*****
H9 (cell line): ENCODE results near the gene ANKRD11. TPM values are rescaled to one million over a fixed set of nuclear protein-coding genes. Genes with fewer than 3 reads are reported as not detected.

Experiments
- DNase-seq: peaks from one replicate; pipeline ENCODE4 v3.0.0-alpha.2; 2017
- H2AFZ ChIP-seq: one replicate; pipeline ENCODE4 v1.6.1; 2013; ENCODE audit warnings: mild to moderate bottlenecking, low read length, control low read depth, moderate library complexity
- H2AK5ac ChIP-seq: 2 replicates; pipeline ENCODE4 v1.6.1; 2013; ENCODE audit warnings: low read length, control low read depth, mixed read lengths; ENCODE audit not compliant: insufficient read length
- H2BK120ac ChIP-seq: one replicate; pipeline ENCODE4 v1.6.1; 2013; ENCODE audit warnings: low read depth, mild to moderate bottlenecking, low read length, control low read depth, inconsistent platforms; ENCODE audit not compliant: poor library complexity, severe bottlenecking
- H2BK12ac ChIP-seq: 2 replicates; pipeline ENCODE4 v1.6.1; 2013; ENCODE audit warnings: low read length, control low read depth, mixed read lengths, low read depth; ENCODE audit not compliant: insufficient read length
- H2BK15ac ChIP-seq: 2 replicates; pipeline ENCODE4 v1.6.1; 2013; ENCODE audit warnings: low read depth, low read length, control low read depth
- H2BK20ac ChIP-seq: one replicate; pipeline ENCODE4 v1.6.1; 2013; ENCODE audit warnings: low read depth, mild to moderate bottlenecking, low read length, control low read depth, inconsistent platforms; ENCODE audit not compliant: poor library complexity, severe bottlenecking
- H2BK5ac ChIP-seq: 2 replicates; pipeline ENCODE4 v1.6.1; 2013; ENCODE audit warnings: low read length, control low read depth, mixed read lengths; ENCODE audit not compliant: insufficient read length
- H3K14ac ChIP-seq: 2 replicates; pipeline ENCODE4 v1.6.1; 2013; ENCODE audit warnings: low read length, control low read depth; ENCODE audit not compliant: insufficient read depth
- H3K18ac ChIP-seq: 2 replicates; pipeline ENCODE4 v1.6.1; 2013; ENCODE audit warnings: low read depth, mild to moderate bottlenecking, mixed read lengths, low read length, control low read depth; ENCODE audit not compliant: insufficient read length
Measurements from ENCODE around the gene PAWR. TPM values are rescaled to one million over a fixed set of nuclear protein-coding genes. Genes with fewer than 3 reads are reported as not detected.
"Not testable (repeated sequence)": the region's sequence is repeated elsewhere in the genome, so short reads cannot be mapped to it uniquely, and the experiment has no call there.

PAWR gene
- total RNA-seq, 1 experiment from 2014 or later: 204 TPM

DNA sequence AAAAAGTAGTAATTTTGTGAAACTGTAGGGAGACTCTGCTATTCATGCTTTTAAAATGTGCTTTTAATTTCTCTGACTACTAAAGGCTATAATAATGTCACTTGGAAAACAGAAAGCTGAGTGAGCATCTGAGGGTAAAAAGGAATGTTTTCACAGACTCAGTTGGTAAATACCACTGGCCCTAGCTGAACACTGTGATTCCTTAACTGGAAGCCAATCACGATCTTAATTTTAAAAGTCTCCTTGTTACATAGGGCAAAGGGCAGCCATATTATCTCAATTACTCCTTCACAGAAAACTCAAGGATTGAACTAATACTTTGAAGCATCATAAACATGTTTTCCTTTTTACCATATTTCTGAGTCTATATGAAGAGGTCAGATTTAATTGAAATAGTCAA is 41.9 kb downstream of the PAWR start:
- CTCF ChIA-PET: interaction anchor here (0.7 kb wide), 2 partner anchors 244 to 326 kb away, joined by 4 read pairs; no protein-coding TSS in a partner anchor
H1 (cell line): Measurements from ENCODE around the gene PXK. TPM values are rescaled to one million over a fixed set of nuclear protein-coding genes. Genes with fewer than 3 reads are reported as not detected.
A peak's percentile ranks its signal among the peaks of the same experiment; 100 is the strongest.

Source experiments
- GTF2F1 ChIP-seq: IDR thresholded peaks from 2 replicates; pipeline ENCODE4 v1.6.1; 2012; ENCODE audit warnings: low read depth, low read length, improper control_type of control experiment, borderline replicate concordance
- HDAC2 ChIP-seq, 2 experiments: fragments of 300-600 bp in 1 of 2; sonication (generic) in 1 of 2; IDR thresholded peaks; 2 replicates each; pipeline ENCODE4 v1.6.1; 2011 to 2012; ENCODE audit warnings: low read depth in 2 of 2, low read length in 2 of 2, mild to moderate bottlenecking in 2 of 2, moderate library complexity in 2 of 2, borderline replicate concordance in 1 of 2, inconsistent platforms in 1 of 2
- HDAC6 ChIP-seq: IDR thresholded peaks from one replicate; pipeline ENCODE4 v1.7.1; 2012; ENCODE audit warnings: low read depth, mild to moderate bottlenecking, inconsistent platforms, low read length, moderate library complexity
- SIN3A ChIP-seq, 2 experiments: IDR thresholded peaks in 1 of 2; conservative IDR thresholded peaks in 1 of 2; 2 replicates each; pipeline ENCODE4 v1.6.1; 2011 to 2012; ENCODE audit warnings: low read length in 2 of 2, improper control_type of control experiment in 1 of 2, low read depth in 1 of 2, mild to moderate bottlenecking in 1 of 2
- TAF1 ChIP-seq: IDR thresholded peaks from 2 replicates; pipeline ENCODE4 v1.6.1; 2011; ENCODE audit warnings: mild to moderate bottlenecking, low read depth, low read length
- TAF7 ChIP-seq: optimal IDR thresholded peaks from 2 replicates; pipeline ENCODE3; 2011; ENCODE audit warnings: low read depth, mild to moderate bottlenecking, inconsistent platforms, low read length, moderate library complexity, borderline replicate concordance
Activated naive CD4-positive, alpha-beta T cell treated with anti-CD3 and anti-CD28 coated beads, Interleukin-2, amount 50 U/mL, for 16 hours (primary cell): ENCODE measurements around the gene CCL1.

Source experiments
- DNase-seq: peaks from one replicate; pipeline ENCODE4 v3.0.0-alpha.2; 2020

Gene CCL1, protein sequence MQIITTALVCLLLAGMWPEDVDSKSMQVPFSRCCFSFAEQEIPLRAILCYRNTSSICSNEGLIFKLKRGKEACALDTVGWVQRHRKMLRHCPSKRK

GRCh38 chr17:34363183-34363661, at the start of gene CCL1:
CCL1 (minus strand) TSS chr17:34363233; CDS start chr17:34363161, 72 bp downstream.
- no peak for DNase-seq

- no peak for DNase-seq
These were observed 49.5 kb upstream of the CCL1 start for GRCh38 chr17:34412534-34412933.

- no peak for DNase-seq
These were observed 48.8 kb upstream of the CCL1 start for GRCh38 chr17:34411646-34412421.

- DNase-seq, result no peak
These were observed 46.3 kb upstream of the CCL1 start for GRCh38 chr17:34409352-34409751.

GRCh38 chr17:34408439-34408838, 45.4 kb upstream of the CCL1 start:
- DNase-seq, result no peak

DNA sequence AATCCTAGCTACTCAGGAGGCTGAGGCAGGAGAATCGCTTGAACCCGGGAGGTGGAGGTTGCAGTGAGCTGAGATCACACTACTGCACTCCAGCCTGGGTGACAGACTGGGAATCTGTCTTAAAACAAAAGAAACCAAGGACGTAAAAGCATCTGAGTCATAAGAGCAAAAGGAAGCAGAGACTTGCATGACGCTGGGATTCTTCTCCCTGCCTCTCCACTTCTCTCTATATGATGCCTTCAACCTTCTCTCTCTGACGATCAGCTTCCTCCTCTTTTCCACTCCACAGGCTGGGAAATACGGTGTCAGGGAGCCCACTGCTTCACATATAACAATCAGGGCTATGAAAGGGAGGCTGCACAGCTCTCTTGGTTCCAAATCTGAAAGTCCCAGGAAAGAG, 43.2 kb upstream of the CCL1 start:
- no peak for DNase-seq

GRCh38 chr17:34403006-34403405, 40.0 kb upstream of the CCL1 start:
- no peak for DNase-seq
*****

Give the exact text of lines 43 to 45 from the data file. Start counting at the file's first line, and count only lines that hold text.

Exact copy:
DNA sequence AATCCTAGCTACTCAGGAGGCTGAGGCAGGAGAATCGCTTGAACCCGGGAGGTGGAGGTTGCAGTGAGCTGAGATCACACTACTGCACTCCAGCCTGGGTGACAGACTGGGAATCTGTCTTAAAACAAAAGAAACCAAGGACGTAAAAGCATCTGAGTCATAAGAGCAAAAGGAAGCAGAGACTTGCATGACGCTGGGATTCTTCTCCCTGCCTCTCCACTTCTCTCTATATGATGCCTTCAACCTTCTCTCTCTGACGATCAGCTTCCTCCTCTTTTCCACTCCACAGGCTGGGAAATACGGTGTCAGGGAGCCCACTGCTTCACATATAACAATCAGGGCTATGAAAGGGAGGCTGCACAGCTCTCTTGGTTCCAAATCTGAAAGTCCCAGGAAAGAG, 43.2 kb upstream of the CCL1 start:
- no peak for DNase-seq

GRCh38 chr17:34403006-34403405, 40.0 kb upstream of the CCL1 start: